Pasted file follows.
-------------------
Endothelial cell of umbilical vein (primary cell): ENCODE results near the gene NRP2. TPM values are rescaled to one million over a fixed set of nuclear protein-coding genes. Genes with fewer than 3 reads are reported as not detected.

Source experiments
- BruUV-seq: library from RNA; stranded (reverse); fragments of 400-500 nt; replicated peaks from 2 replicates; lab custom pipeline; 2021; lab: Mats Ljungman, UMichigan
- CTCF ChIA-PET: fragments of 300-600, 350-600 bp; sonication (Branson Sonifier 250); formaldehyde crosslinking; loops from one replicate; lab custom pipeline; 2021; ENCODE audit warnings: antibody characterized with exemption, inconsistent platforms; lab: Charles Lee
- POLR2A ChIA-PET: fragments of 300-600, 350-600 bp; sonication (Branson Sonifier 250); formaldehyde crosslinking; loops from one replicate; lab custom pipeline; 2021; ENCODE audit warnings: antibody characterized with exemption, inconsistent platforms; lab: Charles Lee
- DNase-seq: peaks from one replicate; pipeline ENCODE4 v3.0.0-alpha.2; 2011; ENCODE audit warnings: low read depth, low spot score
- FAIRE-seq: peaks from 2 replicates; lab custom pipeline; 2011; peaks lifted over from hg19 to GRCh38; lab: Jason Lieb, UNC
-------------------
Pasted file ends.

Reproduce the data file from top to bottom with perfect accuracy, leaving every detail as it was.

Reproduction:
Endothelial cell of umbilical vein (primary cell): ENCODE results near the gene NRP2. TPM values are rescaled to one million over a fixed set of nuclear protein-coding genes. Genes with fewer than 3 reads are reported as not detected.

Source experiments
- BruUV-seq: library from RNA; stranded (reverse); fragments of 400-500 nt; replicated peaks from 2 replicates; lab custom pipeline; 2021; lab: Mats Ljungman, UMichigan
- CTCF ChIA-PET: fragments of 300-600, 350-600 bp; sonication (Branson Sonifier 250); formaldehyde crosslinking; loops from one replicate; lab custom pipeline; 2021; ENCODE audit warnings: antibody characterized with exemption, inconsistent platforms; lab: Charles Lee
- POLR2A ChIA-PET: fragments of 300-600, 350-600 bp; sonication (Branson Sonifier 250); formaldehyde crosslinking; loops from one replicate; lab custom pipeline; 2021; ENCODE audit warnings: antibody characterized with exemption, inconsistent platforms; lab: Charles Lee
- DNase-seq: peaks from one replicate; pipeline ENCODE4 v3.0.0-alpha.2; 2011; ENCODE audit warnings: low read depth, low spot score
- FAIRE-seq: peaks from 2 replicates; lab custom pipeline; 2011; peaks lifted over from hg19 to GRCh38; lab: Jason Lieb, UNC